Third Party Manufacturers / Re: Considering switching to Nikon
« on: October 22, 2012, 11:11:52 PM »
And they had better switch quick-quick, before Canon brings out a camera he likes more than Nikons, 'cos then this guy will be 'overnight' back with Canon. And all the switchers will be crying in their beers because they can't afford to keep up with Overnight Jones. LOL

As a switcher that just sold all his stuff to get a D600... it really wouldn't matter to me AT ALL if Canon came out with a better camera.  The camera I now have is _awesome_... and I won't have a need to upgrade again for years.

At that point I will survey the field and take note of my own financial position and once again try to get the best setup for the money for my type of photography.  If that happens to be Canon... I could very well switch back.

My final thought: There is no way there is a Canon camera on the horizon to challenge the D600 for landscape photography.  The 6D is missing too many features and anything better than the 6D costs an arm and a leg...

But who knows what the future might hold...

Third Party Manufacturers / Re: 6D Need To Change Something..
« on: October 22, 2012, 11:00:53 PM »
As someone that thought this very same thing and did something about it (sold all my Canon gear and bought a D600) I can shed some light my view:

1.  The 6D is woefully overpriced compared to the D600 on paper.  No one has used a 6D yet, so we don't yet know whether or not it is "worth" $2100... but you certainly get more "features" for your dollar with the D600.  This one won't be settled until the 6D comes out.

2.  D600 AF Spread.  It is definitely less than the 7D I sold to get it... and it _is_ inconvenient.  However!  The D600 AF is REALLY freaking good.  It is insanely fast (nearly instant with the 24-70G) and very accurate, even in low light.  Also:  yes, the points are really close together, but in my limited experience that does help with tracking... ie, the camera never loses "sight" of the target between AF points (although... it _does_ lose it if the target leaves the center of the frame!).  Finally: I really _like_ the tiny AF points... they are very easy to stick right on an eyeball to nail a portrait...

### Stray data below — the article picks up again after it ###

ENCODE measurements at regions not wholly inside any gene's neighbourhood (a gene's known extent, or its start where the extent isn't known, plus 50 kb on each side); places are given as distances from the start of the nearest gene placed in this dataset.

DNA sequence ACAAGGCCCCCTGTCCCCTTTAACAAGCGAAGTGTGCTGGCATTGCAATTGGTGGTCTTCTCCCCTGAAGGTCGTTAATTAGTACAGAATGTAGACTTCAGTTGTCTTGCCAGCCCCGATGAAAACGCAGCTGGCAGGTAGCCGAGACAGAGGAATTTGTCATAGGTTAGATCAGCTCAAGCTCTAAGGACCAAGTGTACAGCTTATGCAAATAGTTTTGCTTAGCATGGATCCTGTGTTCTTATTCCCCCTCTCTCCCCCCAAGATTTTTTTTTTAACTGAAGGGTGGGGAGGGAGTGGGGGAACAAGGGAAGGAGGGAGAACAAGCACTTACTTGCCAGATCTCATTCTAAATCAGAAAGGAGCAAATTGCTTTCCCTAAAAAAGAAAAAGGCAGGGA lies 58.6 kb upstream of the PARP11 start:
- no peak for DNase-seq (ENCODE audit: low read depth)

3.  High ISO: I think it's _really_ good.  See my thread here: http://www.canonrumors.com/forum/index.php?topic=10335.0  I haven't shot with a 5DMkIII or 1DX so I can't compare... but I am really happy with it!

4.  I really think people need to quit comparing the 6D and D600.  The proper comparison is 5DMkIII and D600.  Even though ~$1300 separates them... they are MUCH closer to each other than the 6D and D600.  Here's how I see it:

5DMkIII and 24-70II: ~$6000
D600 and 24-70G: ~$4000
D600, 24-70G AND the awesome 14-24: ~$6000 (Perfect Landscape Kit!)


Overall, at this point - I don't think we can say much about the 6D.  We're going to have to see it in action.

However, for everyone out there that is underwhelmed by the 6D specs... I can confidently say that the D600 is a great machine.  The IQ is absolutely awesome and the machine just flat _works_.  I'm really loving it.

Absolutely zero regrets at this point...

EOS Bodies - For Stills / Re: upgrading from rebel xsi: T4i or used 7D
« on: October 22, 2012, 09:55:51 PM »
I upgraded from an XSi to a 7D about a year ago.  I just sold my 7D to get a Nikon D600.

I was underwhelmed by the image quality.

That said - the high framerate and really good AF will serve you well if you shoot fast moving targets often... so it still might be the best camera for you.

This is not too mention all the other great things about the 7D like the ergonomics (it just feels right in your hand), the Custom Modes (C1, C2 and C3), the orientation sensitive AF point selection, the "joystick", all the awesome AF point groupings, the beautiful screen (compared to the XSi), superior mirror-lockup and bracketing modes (compared to the XSi) and on and on...

Read the advice here - but make the right decision for yourself...

Third Party Manufacturers / Re: D600 High ISO Examples
« on: October 20, 2012, 09:12:18 PM »
Thanks Imagination!

I can't believe just how "head-over-heels" I already am with this camera!  I was out practicing some sunset shots in my backyard tonight... and the camera _just works_.  I love it!